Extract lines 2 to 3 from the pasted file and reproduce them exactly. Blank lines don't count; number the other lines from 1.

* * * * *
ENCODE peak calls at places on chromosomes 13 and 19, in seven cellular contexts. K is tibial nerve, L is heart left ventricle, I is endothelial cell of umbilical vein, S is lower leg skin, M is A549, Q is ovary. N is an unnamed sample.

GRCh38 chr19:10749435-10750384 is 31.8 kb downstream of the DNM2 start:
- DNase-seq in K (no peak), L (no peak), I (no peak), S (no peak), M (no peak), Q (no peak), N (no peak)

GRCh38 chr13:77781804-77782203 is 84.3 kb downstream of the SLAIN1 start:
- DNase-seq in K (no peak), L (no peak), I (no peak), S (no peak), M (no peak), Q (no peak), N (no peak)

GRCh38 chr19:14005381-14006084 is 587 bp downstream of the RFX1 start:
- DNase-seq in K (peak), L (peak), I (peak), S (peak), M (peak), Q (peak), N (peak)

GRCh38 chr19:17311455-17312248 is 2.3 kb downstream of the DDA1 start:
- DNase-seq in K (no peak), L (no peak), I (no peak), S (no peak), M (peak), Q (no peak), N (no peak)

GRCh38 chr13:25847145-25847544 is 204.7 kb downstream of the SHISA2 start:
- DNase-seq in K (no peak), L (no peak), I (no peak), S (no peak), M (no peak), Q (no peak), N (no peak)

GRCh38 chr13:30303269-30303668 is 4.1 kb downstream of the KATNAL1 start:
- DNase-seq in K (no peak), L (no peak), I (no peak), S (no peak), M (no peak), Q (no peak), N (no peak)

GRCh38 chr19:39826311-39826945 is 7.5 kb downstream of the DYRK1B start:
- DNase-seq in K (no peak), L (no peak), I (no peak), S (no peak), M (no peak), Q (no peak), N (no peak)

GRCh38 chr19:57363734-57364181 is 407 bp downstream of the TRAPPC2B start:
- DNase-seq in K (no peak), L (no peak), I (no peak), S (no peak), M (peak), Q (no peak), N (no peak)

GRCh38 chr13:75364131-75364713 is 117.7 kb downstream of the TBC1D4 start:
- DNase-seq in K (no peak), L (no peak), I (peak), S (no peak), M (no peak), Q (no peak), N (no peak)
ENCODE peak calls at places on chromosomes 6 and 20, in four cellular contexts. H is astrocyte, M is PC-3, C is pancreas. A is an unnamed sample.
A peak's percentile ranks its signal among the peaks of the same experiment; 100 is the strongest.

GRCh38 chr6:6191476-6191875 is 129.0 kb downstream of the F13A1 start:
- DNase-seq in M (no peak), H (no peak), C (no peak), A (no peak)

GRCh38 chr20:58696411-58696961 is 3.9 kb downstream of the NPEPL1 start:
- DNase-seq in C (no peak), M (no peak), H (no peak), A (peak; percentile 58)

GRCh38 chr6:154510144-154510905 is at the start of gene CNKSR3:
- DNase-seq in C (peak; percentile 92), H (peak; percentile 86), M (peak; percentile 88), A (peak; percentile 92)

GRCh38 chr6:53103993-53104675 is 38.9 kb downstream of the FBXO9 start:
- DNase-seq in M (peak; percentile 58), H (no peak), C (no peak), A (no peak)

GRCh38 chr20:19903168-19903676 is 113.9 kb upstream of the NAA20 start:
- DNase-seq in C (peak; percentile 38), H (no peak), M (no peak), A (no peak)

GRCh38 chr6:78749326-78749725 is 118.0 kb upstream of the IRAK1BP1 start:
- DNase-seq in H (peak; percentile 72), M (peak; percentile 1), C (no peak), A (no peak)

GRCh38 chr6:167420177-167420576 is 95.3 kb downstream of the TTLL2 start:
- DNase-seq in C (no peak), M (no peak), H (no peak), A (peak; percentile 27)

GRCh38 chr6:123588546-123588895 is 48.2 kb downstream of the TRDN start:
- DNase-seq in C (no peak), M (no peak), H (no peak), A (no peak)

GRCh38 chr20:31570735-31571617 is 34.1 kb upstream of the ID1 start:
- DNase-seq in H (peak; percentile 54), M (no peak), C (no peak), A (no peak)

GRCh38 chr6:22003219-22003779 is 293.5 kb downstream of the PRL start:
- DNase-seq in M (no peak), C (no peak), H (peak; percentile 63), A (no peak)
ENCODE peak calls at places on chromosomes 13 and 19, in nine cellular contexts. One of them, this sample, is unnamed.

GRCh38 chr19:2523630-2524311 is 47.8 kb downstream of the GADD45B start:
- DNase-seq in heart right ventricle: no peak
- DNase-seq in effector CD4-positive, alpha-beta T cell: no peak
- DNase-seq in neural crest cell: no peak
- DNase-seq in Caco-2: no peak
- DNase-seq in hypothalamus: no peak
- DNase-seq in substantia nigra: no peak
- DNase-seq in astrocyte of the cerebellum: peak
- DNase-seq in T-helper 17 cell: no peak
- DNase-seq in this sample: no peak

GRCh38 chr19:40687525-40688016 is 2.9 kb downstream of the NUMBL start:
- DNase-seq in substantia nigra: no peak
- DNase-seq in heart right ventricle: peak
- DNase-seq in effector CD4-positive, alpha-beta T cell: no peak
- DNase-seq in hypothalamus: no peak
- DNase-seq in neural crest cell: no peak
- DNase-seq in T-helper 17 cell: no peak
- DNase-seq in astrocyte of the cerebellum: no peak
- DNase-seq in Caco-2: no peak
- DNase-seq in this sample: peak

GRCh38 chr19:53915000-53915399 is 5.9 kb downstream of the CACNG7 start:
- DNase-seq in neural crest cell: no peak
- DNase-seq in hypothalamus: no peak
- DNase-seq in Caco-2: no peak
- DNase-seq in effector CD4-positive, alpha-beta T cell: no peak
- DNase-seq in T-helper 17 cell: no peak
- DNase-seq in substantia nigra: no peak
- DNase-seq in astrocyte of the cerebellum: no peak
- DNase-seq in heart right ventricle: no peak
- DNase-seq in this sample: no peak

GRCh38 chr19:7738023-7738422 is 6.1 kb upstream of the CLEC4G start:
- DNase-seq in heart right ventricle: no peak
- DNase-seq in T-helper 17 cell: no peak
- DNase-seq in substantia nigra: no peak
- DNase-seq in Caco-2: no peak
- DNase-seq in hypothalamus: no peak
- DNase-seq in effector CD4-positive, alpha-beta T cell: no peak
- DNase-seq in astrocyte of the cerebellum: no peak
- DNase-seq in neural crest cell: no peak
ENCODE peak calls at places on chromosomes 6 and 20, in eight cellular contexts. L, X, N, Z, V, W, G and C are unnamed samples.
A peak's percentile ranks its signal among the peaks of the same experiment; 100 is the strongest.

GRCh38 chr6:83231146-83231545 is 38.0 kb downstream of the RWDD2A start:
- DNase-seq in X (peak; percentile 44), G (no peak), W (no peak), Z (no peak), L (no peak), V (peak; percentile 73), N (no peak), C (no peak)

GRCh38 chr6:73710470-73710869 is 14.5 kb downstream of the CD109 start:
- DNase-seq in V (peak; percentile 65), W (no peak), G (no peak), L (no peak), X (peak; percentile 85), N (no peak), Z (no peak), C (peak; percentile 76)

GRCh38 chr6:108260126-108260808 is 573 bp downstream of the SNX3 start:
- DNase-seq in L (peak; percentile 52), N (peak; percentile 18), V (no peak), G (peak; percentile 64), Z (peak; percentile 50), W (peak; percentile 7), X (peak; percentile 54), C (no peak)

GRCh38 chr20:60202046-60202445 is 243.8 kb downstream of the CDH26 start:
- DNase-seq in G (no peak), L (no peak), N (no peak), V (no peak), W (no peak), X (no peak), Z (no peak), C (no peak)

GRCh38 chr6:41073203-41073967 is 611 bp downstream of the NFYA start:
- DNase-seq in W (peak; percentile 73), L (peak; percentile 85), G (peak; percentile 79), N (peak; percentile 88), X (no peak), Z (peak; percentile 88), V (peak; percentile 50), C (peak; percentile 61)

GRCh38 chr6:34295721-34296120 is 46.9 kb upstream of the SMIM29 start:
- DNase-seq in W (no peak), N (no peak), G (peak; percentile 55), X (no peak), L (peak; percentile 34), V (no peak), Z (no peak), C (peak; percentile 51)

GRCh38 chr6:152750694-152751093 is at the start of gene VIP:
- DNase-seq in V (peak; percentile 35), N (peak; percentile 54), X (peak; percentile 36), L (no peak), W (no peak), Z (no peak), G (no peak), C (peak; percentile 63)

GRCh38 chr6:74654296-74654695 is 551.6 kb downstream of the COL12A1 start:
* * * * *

GRCh38 chr19:10749435-10750384 is 31.8 kb downstream of the DNM2 start:
- DNase-seq in K (no peak), L (no peak), I (no peak), S (no peak), M (no peak), Q (no peak), N (no peak)